Wednesday, June 22, 2011
All Is One and One Is All
So having spent months and months in this foreign place, working side by side with neighbors, working with their children, breaking bread (or more accurately everything but bread) with them, shopping in their stores, going to weddings and to funerals, bowing down in their temples, listening to the tinkling bells of their cattle in the dusk returning to the stables and to their roosters crowing well before the dawn, I spend the greatest portion of my wondering time fuddling who these Thai people are and what makes them that way. In turn, I wonder more and more the same things about my own people and my ways, my sense of what is and who I am. Very odd, to consider "my fellow Americans" as my people, and face it, Isan is not Thailand anymore than Midcoast Maine is the USA. Though I lived in Maine longer than anywhere else, 20 years, I am hardly qualified to represent that enclave either- kittens in the oven don't make biscuits and all that rot. Mongrel dog I am, but the internal dome of my thinking cap is surely shaped by the precepts of American laws and American foods and American good and American bad and American rights and American responsibilities and American love and American hate...
Exaggeration? Sure we're all human, and yes, the basic plumbing is the same. Yet there are incidents that throw the cultural gulf into stark relief. Early on, when we 14 volunteers were together and everything was new, we debriefed our encounters, laughing and marveling at how wacky these Thais and their lives were. Naturally to the Thais their world is not wacky or weird. They don't eat a mix of scorching peppers, fish, and fruit for breakfast because, like some episode of Jackass, they are trying to prove something. They eat it because to their taste buds, it is delicious. The physical is obvious and where we dwell at first- the toilets, the food, the clothing, the courtship rituals. Those generate a certain comparative response: Where I come from we do it this way. And certain of us think: Our way is soooo much better, and others think: Hey, this way is cool, too, and still others think: This way is soooo much better. Our group belies this truth. At least one volunteer hates it here so much she keeps a mental calender of the days and counts down like a POW. This extremity I blame directly on the World Teach application and interview process, or to be frank, the lack of a viable application and interview process. World Teach, like many an organization, does not know specifically what its mission is nor what it is looking for in its volunteers' qualifications and motives. Fodder for another night.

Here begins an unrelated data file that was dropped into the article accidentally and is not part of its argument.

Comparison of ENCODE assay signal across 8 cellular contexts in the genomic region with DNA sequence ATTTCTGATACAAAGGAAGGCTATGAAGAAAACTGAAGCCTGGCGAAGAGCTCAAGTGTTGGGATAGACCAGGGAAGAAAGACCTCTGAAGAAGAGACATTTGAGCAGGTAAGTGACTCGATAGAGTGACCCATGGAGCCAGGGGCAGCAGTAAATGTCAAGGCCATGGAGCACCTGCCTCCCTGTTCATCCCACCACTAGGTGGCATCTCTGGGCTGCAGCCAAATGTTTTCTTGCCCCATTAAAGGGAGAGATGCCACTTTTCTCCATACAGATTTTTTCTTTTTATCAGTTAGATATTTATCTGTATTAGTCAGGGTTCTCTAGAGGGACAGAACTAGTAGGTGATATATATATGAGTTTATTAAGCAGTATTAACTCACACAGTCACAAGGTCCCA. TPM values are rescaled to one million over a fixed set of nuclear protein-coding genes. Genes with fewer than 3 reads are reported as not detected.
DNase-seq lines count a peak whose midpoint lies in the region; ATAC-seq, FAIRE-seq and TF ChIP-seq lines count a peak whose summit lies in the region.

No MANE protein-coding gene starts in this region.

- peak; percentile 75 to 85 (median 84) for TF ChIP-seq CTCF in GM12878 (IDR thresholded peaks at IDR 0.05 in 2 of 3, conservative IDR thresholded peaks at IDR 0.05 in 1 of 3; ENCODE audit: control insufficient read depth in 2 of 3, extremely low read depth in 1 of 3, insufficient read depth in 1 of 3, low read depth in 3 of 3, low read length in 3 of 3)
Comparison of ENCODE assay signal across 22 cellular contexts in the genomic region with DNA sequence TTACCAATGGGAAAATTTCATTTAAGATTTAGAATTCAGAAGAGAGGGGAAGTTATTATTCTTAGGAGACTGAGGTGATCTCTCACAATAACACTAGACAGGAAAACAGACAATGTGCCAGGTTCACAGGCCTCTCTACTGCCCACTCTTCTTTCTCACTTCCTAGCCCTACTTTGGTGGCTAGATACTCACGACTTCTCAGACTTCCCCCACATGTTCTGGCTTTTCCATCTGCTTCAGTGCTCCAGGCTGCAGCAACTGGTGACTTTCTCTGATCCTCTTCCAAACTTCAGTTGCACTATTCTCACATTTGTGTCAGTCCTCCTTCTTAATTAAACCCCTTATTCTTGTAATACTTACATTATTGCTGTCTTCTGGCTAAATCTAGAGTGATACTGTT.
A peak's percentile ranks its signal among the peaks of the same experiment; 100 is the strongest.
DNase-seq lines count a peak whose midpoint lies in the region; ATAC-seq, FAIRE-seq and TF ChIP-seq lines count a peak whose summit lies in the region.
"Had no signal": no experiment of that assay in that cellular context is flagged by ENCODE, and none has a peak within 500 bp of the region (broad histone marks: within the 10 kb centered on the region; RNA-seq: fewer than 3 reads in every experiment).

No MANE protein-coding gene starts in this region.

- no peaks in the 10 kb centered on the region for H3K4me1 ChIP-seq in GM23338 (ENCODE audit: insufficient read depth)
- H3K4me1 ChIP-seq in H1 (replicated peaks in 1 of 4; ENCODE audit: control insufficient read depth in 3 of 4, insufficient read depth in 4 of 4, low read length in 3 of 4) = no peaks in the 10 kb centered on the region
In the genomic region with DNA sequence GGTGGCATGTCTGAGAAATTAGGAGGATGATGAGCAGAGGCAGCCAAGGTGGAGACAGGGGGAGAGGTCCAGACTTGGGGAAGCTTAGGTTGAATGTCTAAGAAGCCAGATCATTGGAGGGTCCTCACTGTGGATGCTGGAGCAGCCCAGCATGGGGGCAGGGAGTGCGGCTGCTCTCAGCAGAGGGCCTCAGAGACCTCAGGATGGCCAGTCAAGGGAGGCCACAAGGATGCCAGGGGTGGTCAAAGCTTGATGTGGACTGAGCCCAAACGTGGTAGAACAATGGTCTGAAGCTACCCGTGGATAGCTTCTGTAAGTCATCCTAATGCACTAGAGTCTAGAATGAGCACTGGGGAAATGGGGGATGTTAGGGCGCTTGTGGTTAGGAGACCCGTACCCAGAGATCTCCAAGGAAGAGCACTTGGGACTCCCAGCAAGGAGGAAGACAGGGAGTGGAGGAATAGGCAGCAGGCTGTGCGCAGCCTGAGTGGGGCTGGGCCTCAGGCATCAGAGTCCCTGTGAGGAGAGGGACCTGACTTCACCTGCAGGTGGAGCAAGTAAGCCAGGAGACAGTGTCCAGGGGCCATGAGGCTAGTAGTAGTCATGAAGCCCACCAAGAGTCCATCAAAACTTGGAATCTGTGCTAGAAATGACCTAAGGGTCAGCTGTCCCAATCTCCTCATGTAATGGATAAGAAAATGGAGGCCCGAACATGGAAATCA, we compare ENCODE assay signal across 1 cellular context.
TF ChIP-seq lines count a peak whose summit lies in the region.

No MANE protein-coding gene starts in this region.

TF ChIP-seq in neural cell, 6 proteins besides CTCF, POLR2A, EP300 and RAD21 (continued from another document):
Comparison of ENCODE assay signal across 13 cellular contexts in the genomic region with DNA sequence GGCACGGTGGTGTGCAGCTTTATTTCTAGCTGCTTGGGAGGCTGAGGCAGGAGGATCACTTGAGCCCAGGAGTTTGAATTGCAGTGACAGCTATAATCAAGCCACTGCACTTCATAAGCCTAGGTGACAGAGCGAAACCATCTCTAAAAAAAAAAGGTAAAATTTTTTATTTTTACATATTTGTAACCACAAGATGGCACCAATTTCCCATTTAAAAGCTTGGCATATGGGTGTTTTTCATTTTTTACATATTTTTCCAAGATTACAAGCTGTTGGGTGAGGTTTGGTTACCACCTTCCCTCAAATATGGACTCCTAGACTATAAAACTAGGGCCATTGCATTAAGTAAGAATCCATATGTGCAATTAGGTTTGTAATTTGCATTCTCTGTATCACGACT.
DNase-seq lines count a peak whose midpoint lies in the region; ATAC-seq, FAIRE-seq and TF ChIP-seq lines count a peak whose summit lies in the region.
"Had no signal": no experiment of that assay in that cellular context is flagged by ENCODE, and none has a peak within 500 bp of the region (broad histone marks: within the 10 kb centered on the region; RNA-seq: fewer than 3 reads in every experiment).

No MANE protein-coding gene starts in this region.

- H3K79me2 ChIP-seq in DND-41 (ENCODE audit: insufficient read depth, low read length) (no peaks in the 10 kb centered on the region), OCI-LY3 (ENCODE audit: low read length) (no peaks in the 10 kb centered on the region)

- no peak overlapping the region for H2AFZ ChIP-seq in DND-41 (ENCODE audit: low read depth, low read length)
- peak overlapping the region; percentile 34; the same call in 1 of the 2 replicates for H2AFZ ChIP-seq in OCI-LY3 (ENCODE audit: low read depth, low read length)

A harder nut to crack than the physical differences, or say the quotidian routines, is the amorphous sense of what is important and what is trivial. What life means.